There are many types of travelers — and many ways to go about your adventure. Maybe you’re the music blasting, singing to all of your adoring fans on the highway kind of driver. Or, perhaps you like to take things a little more slowly, thinking deeply about the environment around you and your place in the world. Whatever your road trip intent and style, consider your motivation and temperament and plan accordingly.

“Do you want to see a lot in a short period of time, or do you want to chill?” asks Carol Guttery, a travel writer for Wayfaring Views. “If the former, it argues for covering a lot of ground on a highlights tour with quick stops for scenic overlooks, roadside attractions and short walks. A slower pace would cover less mileage and fewer attractions, but allows more opportunity for soaking up local atmosphere and committing to more immersive experiences.

Consider what level of road warrior you are and have the desire to be. There are countless ways to experience the open road. You can take things fast or slow, it’s up to you.

Time Behind the Wheel

Perhaps the most critical factor of your journey will be the time requirements of getting to where you are going. Long haul drives can be novel the first couple times around but, seasoned roadies know that time behind the wheel is no joke. When it comes to putting rubber to the road, be prepared for what that actually means. 

Top down image of car traveling along dirt road flanked by trees.
Photo by Liam Pozz on Unsplash

“Few of us are accustomed to spending hour after hour behind the wheel,” said Phil Partridge of Rino Car Hire. “You might find it harder work than you thought. Sure, you just sit there right but don’t underestimate how tiring driving four or five-plus hours at a time can be. Plan your trip and try to limit hours at the wheel to a reasonable amount.”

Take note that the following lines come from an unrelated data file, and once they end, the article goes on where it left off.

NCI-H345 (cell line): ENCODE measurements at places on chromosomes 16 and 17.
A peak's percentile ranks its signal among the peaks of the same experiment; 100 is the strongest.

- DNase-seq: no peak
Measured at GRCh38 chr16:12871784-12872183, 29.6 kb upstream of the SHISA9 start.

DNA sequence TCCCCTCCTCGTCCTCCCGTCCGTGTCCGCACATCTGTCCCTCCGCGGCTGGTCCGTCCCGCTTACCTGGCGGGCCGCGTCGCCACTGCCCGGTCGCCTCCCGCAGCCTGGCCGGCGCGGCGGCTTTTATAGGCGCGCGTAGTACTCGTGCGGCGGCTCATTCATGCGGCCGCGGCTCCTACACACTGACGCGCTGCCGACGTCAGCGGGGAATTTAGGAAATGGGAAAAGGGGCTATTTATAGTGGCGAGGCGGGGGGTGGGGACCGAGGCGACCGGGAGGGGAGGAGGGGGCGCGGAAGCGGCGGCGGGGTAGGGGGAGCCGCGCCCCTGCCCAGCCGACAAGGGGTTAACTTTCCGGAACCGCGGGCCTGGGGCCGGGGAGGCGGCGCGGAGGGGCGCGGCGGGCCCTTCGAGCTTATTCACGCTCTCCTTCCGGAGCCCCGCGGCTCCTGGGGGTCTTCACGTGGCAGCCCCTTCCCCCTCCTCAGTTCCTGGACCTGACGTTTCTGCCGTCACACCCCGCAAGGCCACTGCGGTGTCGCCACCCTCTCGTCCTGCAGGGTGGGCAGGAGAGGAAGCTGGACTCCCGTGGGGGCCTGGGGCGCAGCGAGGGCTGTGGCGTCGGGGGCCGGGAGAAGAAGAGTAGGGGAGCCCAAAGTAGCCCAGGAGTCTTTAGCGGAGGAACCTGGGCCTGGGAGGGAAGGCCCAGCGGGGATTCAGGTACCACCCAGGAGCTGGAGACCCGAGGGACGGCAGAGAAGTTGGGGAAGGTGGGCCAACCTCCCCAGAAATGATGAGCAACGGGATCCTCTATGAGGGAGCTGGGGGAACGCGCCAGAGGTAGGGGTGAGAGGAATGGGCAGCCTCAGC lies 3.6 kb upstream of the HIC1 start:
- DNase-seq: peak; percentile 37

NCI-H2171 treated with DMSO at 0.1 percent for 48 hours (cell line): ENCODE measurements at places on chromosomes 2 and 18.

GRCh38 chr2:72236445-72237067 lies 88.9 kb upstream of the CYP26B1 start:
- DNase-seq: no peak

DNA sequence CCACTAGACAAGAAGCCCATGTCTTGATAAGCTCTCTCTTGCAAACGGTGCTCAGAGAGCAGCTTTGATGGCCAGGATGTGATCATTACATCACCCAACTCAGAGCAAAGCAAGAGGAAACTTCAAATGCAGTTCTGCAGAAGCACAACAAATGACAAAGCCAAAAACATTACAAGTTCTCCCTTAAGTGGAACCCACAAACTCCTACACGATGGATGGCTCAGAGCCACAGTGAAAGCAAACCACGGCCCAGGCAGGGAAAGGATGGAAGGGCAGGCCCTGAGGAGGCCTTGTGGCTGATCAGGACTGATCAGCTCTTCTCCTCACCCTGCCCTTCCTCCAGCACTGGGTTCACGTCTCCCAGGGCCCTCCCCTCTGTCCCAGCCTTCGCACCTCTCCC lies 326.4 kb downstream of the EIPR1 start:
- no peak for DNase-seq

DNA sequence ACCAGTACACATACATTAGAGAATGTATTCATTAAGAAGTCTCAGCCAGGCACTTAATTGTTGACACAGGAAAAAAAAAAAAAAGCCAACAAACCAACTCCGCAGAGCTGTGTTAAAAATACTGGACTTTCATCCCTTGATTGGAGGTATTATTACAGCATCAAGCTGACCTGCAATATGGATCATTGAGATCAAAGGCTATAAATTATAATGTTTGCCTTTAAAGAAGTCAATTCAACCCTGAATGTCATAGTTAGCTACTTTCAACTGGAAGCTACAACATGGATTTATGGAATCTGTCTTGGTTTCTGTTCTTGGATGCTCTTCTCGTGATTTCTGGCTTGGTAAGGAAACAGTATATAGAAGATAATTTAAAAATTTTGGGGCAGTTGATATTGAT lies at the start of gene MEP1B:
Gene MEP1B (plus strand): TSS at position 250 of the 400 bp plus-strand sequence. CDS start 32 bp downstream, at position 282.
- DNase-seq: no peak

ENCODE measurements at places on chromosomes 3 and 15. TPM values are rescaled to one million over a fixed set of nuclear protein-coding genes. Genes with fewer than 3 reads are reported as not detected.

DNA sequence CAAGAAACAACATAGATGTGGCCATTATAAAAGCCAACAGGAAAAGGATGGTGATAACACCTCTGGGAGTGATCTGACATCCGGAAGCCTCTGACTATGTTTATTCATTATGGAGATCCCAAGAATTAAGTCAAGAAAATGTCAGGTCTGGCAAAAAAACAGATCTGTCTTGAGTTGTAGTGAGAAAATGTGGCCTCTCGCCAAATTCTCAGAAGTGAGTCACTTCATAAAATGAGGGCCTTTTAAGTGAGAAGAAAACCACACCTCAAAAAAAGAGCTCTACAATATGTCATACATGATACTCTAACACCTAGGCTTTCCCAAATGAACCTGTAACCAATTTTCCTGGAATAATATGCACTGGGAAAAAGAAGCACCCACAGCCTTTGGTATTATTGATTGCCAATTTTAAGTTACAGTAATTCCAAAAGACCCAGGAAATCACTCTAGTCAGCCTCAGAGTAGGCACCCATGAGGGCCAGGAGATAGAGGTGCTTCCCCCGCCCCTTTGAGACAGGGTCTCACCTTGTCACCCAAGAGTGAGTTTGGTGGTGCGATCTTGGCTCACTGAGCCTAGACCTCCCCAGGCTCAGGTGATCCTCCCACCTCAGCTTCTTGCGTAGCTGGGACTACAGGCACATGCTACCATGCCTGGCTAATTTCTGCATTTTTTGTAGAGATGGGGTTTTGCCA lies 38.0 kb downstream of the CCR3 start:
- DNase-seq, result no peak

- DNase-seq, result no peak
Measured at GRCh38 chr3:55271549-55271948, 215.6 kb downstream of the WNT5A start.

In addition to appropriate time expectations, consider the location in which you will be driving. There are certain stretches of midwest road that, in the proverbial sense, quite literally do not end. Be prepared with entertainment and steele yourself for some of the in-between parts of the trip — but remember, it’s all part of the adventure!

Taking Charge of Your Adventure

The opportunity to discover the world on your own time and through your perspective is one of the great take-aways of solo travel. Take advantage of the opportunity: work diligently, make extraordinary memories, and learn. 

“Make the most of your journey,” said Ojas Mhatre, founder of Unstumbled. “You are traveling alone. You can do whatever you feel like. Pull over and stop wherever you want to. Taking the scenic route always helps and hits closer to home.” 

Woman seen from behind, with hiking gear, looking out across a valley.
Photo by Holly Mandarich on Unsplash

On your solo road trip, dare to wonder and to wander. Find something new that stirs your heart and soul. Meet new people and leave a piece of yourself wherever you go. Traveling the open road is an unmatched level of agency and freedom, putting you in control of the story of your adventure. Seize the moment and follow your heart to quickly become a veteran of the road. 

For more inspirational stories and travel resources, explore Vacationist USA!